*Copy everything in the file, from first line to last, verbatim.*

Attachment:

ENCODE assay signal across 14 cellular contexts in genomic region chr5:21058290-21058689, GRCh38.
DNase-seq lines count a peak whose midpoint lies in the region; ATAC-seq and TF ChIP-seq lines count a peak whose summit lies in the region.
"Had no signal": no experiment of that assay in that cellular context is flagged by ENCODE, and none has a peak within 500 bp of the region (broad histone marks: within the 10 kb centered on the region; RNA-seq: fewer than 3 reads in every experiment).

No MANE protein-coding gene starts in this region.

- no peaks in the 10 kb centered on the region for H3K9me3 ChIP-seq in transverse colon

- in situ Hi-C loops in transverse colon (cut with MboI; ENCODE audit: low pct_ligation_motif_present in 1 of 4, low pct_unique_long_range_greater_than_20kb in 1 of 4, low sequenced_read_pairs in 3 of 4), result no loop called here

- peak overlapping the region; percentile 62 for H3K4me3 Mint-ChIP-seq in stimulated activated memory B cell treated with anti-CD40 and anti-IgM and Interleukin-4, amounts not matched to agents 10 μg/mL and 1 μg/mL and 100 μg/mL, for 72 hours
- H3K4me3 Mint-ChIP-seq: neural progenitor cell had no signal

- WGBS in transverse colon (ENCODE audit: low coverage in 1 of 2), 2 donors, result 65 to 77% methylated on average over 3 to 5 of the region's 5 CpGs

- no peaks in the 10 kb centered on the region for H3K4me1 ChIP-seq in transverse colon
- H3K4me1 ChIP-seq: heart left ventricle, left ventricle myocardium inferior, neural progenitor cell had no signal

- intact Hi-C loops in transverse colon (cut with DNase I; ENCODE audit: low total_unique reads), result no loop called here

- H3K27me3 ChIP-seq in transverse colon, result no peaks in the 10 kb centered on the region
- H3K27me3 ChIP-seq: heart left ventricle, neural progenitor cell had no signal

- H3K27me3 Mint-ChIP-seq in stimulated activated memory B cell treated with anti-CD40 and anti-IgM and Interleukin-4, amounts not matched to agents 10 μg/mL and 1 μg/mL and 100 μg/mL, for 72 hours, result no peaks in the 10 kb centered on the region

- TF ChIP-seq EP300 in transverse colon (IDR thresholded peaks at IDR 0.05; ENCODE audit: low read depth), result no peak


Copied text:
ENCODE assay signal across 14 cellular contexts in genomic region chr5:21058290-21058689, GRCh38.
DNase-seq lines count a peak whose midpoint lies in the region; ATAC-seq and TF ChIP-seq lines count a peak whose summit lies in the region.
"Had no signal": no experiment of that assay in that cellular context is flagged by ENCODE, and none has a peak within 500 bp of the region (broad histone marks: within the 10 kb centered on the region; RNA-seq: fewer than 3 reads in every experiment).

No MANE protein-coding gene starts in this region.

- no peaks in the 10 kb centered on the region for H3K9me3 ChIP-seq in transverse colon

- in situ Hi-C loops in transverse colon (cut with MboI; ENCODE audit: low pct_ligation_motif_present in 1 of 4, low pct_unique_long_range_greater_than_20kb in 1 of 4, low sequenced_read_pairs in 3 of 4), result no loop called here

- peak overlapping the region; percentile 62 for H3K4me3 Mint-ChIP-seq in stimulated activated memory B cell treated with anti-CD40 and anti-IgM and Interleukin-4, amounts not matched to agents 10 μg/mL and 1 μg/mL and 100 μg/mL, for 72 hours
- H3K4me3 Mint-ChIP-seq: neural progenitor cell had no signal

- WGBS in transverse colon (ENCODE audit: low coverage in 1 of 2), 2 donors, result 65 to 77% methylated on average over 3 to 5 of the region's 5 CpGs

- no peaks in the 10 kb centered on the region for H3K4me1 ChIP-seq in transverse colon
- H3K4me1 ChIP-seq: heart left ventricle, left ventricle myocardium inferior, neural progenitor cell had no signal

- intact Hi-C loops in transverse colon (cut with DNase I; ENCODE audit: low total_unique reads), result no loop called here

- H3K27me3 ChIP-seq in transverse colon, result no peaks in the 10 kb centered on the region
- H3K27me3 ChIP-seq: heart left ventricle, neural progenitor cell had no signal

- H3K27me3 Mint-ChIP-seq in stimulated activated memory B cell treated with anti-CD40 and anti-IgM and Interleukin-4, amounts not matched to agents 10 μg/mL and 1 μg/mL and 100 μg/mL, for 72 hours, result no peaks in the 10 kb centered on the region

- TF ChIP-seq EP300 in transverse colon (IDR thresholded peaks at IDR 0.05; ENCODE audit: low read depth), result no peak